If you’re interested in opportunities to become a naming sponsor of Happen’s Teen Hall Fit & Fun Fundraiser or to make a Step by Step pledge for one teen’s steps for one day, please contact Happen Director, Tommy Rueff at And keep your eyes on the Happen windows and the new Happen website for more information about this and other great Happen programming. FOR MORE INFORMATION: Visit: Call: (513) 751-2345 E-mail:

HAPPEN, INC. Art activities for parents & children 4201 Hamilton Ave (& Chase)




All You Need is Love (and Beer)

A Lesson From The Forest In Winter

Ah, Valentine’s Day. The day when couples everywhere get to shove their successful relationships right in the faces of all the woefully single people in the world. Not to worry though, folks. If you find yourself alone this year, there are alternatives to awkward dates and bad candy hearts. As the great Charles M. Schulz once said: “All you need is love. But a little chocolate now and then doesn’t hurt.” Wonderful idea, Mr. Schulz, but let’s take it up a notch this February and try some of these delicious chocolatey beer concoctions.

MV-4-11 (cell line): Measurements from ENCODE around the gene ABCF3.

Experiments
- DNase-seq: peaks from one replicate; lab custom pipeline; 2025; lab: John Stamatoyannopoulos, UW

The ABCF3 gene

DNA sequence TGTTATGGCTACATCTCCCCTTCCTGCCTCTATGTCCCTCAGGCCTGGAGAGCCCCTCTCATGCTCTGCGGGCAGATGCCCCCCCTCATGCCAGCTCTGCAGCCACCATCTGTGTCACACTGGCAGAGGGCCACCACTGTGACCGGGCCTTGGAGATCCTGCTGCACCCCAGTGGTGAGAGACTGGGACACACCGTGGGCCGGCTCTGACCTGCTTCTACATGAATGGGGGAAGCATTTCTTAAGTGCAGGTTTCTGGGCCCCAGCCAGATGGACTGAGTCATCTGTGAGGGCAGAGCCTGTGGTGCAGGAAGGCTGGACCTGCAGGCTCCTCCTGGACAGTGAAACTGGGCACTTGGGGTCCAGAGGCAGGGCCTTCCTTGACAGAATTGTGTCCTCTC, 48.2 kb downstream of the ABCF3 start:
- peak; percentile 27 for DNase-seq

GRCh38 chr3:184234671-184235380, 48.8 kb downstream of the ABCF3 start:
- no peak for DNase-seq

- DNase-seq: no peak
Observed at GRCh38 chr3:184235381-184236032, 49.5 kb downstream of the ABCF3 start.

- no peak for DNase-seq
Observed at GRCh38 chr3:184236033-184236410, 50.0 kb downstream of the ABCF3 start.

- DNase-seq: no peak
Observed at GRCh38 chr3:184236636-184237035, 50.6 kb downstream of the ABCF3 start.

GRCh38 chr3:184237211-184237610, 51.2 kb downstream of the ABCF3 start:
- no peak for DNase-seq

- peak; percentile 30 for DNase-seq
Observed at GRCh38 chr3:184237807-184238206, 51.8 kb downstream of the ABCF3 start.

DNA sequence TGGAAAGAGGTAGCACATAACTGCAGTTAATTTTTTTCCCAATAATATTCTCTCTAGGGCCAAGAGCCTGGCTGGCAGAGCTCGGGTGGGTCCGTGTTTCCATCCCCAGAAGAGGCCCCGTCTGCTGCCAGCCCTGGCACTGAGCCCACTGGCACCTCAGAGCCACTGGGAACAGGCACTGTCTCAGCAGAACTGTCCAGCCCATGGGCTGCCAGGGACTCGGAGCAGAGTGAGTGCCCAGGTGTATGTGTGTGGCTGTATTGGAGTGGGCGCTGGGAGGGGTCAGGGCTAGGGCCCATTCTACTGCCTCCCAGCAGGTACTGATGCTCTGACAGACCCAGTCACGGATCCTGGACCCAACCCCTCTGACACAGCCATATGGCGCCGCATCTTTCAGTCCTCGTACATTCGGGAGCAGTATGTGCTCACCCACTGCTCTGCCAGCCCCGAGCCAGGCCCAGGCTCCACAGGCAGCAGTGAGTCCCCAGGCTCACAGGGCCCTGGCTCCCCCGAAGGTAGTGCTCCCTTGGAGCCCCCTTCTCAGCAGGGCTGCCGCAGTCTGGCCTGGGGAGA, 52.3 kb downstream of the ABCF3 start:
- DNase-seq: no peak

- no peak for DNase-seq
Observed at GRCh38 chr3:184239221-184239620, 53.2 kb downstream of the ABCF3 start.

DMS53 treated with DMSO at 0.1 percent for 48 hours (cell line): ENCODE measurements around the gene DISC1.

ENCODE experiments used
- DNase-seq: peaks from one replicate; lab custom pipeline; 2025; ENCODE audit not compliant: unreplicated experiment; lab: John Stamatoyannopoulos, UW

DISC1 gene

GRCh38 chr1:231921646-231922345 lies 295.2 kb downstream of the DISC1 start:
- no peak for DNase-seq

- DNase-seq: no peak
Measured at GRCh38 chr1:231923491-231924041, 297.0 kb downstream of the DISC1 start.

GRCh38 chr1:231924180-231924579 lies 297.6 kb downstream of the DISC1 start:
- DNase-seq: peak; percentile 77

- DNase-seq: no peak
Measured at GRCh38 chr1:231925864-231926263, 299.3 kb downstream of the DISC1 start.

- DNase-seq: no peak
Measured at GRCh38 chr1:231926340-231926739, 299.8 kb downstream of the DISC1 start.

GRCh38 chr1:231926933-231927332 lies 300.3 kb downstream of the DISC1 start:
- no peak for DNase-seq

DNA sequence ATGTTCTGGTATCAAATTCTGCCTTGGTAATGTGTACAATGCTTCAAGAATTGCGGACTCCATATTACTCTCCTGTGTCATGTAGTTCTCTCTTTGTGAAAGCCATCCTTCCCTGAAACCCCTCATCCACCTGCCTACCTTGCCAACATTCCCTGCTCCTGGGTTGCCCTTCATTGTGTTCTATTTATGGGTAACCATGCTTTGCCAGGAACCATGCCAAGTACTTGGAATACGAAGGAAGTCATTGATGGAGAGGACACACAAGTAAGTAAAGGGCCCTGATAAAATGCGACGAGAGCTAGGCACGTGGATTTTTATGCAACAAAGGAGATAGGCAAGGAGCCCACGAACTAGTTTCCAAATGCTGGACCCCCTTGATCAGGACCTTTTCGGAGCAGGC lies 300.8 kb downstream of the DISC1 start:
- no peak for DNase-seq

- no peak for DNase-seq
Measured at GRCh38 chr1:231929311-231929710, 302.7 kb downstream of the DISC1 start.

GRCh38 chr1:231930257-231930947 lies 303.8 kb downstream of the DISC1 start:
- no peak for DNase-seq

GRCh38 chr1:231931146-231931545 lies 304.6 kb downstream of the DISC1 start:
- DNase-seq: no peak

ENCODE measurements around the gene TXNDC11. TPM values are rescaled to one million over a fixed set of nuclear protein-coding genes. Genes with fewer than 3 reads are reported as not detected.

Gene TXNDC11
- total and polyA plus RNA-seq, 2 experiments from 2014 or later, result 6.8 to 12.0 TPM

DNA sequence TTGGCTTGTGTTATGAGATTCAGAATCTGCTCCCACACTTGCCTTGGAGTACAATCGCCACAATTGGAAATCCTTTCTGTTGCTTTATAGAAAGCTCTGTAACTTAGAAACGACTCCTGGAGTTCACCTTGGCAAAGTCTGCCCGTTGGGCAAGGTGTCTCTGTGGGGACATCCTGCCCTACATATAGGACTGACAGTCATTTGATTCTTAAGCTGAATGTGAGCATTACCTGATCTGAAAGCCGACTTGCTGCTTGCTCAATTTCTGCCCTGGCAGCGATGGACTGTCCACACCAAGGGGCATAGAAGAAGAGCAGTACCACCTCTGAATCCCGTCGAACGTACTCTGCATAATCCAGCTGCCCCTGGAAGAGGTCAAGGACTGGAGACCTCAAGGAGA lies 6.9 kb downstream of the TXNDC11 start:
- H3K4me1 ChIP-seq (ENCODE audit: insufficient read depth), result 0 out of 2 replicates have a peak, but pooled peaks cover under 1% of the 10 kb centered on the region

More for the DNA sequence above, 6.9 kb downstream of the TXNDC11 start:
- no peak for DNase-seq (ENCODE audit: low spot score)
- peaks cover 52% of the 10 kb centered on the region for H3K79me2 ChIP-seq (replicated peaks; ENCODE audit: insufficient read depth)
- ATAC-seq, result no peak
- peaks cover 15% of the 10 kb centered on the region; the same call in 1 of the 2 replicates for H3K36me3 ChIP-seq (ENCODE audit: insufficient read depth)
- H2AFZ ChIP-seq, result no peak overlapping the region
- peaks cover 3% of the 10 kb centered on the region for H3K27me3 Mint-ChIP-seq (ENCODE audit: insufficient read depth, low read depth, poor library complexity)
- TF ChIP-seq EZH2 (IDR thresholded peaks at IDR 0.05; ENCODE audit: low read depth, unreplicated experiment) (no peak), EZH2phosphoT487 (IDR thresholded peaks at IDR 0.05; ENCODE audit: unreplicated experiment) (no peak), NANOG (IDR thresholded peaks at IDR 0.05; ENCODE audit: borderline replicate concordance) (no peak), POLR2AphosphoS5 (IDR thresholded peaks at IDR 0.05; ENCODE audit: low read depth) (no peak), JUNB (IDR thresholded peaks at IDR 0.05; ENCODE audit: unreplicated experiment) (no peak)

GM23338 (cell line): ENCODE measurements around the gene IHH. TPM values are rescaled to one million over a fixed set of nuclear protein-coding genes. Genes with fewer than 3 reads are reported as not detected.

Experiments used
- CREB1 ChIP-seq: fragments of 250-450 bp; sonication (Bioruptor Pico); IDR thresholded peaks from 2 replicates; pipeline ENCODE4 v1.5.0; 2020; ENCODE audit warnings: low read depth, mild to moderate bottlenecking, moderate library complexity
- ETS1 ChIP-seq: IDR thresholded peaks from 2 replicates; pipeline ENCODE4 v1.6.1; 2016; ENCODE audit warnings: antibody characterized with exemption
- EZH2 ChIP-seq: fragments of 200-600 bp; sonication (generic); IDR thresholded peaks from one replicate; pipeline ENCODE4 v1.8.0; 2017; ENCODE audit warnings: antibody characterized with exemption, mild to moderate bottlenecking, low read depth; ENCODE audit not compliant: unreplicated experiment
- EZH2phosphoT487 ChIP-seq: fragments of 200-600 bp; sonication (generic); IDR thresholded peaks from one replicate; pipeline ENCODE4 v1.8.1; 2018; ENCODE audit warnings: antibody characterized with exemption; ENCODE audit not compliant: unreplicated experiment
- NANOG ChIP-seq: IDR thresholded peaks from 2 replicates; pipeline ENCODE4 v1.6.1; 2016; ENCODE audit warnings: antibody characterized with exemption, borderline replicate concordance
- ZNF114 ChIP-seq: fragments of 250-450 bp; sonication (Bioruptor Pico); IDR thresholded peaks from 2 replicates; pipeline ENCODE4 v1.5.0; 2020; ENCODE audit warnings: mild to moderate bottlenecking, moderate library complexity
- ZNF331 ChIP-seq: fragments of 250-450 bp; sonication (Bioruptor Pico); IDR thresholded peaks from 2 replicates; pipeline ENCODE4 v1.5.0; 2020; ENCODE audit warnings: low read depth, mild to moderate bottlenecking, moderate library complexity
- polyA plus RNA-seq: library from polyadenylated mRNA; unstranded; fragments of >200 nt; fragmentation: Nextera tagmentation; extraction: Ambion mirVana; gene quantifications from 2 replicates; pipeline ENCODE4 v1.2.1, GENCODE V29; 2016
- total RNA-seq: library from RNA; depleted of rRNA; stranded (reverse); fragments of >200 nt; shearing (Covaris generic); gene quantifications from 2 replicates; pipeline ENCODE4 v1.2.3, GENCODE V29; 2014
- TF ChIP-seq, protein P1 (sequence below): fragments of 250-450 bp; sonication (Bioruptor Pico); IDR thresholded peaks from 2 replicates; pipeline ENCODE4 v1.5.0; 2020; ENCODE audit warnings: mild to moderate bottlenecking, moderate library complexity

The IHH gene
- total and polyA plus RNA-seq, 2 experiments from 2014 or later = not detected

As midwinter brings arduous windchills to Northside, many of us are impatiently awaiting another change of season. The clouds continue to separate us from the presumably eternal warm panacea of the sun. The sound of scrapers across icy windshields has become a regular nuisance. We do not hibernate, but reside in a state of dormancy.

MadTree, Oakley – Rubus Cacao – Sweet chocolate and ripe raspberry are all over this decadent beer. A seasonal treat that can be found in six pack cans all over the city, perfect for some sensual enjoyment at home. Taft’s Ale House, OTR – Maverick Chocolate Porter – Much like any great relationship, this beer is all about collaboration. This fantastic chocolate beer is brewed with cacao nibs from Maverick Chocolate in OTR.